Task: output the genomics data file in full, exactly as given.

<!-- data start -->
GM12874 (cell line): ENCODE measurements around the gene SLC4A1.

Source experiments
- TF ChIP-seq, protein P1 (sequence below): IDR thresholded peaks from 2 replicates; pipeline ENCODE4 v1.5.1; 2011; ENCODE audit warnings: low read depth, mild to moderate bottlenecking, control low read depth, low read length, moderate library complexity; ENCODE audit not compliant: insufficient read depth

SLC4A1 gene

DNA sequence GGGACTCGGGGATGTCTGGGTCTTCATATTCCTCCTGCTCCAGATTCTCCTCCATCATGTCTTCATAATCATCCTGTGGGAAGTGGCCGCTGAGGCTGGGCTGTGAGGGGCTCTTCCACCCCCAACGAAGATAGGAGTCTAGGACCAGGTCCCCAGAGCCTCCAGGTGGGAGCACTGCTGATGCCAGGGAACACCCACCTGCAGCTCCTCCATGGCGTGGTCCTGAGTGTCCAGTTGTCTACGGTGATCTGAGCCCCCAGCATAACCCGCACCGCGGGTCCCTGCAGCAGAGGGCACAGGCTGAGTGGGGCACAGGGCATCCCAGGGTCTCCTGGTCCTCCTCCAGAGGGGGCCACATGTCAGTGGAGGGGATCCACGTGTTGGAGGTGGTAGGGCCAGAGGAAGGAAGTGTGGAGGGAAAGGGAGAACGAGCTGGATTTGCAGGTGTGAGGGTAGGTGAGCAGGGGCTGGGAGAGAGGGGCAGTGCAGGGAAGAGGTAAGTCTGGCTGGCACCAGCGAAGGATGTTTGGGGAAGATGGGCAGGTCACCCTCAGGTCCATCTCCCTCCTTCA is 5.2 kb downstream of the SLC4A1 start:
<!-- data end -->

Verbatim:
GM12874 (cell line): ENCODE measurements around the gene SLC4A1.

Source experiments
- TF ChIP-seq, protein P1 (sequence below): IDR thresholded peaks from 2 replicates; pipeline ENCODE4 v1.5.1; 2011; ENCODE audit warnings: low read depth, mild to moderate bottlenecking, control low read depth, low read length, moderate library complexity; ENCODE audit not compliant: insufficient read depth

SLC4A1 gene

DNA sequence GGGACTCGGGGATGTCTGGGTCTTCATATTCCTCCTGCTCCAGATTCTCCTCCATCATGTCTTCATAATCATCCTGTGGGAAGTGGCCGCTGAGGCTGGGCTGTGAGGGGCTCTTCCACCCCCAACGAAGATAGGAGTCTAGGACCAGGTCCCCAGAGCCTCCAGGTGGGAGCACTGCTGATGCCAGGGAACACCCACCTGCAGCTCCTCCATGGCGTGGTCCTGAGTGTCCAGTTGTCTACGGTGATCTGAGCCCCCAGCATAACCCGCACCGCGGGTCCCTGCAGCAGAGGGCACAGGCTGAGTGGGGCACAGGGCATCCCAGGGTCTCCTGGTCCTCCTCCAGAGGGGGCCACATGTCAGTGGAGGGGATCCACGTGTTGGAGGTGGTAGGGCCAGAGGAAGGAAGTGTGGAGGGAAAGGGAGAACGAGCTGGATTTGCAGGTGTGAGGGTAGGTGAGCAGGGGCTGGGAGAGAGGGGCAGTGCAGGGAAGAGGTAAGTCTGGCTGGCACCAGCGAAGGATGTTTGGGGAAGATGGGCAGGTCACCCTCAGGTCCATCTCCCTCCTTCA is 5.2 kb downstream of the SLC4A1 start: